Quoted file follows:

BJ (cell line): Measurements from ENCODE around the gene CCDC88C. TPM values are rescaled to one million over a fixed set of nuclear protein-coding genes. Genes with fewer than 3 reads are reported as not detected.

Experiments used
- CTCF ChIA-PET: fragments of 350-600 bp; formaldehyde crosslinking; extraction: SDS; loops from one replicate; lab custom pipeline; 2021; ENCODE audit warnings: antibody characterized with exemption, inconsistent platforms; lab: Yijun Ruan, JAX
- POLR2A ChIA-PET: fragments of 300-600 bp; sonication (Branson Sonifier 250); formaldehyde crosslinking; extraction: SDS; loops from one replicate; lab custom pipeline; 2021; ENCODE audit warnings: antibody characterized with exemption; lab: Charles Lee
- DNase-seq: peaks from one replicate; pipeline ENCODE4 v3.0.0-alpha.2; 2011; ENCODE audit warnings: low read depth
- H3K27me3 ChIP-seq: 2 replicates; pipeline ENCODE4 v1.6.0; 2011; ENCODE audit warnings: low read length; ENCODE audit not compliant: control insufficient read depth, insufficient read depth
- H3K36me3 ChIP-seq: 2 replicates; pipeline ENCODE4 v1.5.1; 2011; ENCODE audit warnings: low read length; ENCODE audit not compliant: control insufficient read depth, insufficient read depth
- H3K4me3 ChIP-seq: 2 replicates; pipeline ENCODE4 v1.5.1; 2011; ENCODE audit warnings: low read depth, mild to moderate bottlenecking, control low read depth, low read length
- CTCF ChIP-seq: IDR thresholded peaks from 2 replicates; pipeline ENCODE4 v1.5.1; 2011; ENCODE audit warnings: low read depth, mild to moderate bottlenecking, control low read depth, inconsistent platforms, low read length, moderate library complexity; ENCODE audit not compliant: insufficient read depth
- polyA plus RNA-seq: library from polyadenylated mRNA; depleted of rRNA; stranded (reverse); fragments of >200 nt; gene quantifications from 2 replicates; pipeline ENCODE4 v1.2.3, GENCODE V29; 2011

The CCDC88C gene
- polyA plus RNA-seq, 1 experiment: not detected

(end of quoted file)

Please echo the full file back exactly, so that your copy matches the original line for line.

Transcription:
BJ (cell line): Measurements from ENCODE around the gene CCDC88C. TPM values are rescaled to one million over a fixed set of nuclear protein-coding genes. Genes with fewer than 3 reads are reported as not detected.

Experiments used
- CTCF ChIA-PET: fragments of 350-600 bp; formaldehyde crosslinking; extraction: SDS; loops from one replicate; lab custom pipeline; 2021; ENCODE audit warnings: antibody characterized with exemption, inconsistent platforms; lab: Yijun Ruan, JAX
- POLR2A ChIA-PET: fragments of 300-600 bp; sonication (Branson Sonifier 250); formaldehyde crosslinking; extraction: SDS; loops from one replicate; lab custom pipeline; 2021; ENCODE audit warnings: antibody characterized with exemption; lab: Charles Lee
- DNase-seq: peaks from one replicate; pipeline ENCODE4 v3.0.0-alpha.2; 2011; ENCODE audit warnings: low read depth
- H3K27me3 ChIP-seq: 2 replicates; pipeline ENCODE4 v1.6.0; 2011; ENCODE audit warnings: low read length; ENCODE audit not compliant: control insufficient read depth, insufficient read depth
- H3K36me3 ChIP-seq: 2 replicates; pipeline ENCODE4 v1.5.1; 2011; ENCODE audit warnings: low read length; ENCODE audit not compliant: control insufficient read depth, insufficient read depth
- H3K4me3 ChIP-seq: 2 replicates; pipeline ENCODE4 v1.5.1; 2011; ENCODE audit warnings: low read depth, mild to moderate bottlenecking, control low read depth, low read length
- CTCF ChIP-seq: IDR thresholded peaks from 2 replicates; pipeline ENCODE4 v1.5.1; 2011; ENCODE audit warnings: low read depth, mild to moderate bottlenecking, control low read depth, inconsistent platforms, low read length, moderate library complexity; ENCODE audit not compliant: insufficient read depth
- polyA plus RNA-seq: library from polyadenylated mRNA; depleted of rRNA; stranded (reverse); fragments of >200 nt; gene quantifications from 2 replicates; pipeline ENCODE4 v1.2.3, GENCODE V29; 2011

The CCDC88C gene
- polyA plus RNA-seq, 1 experiment: not detected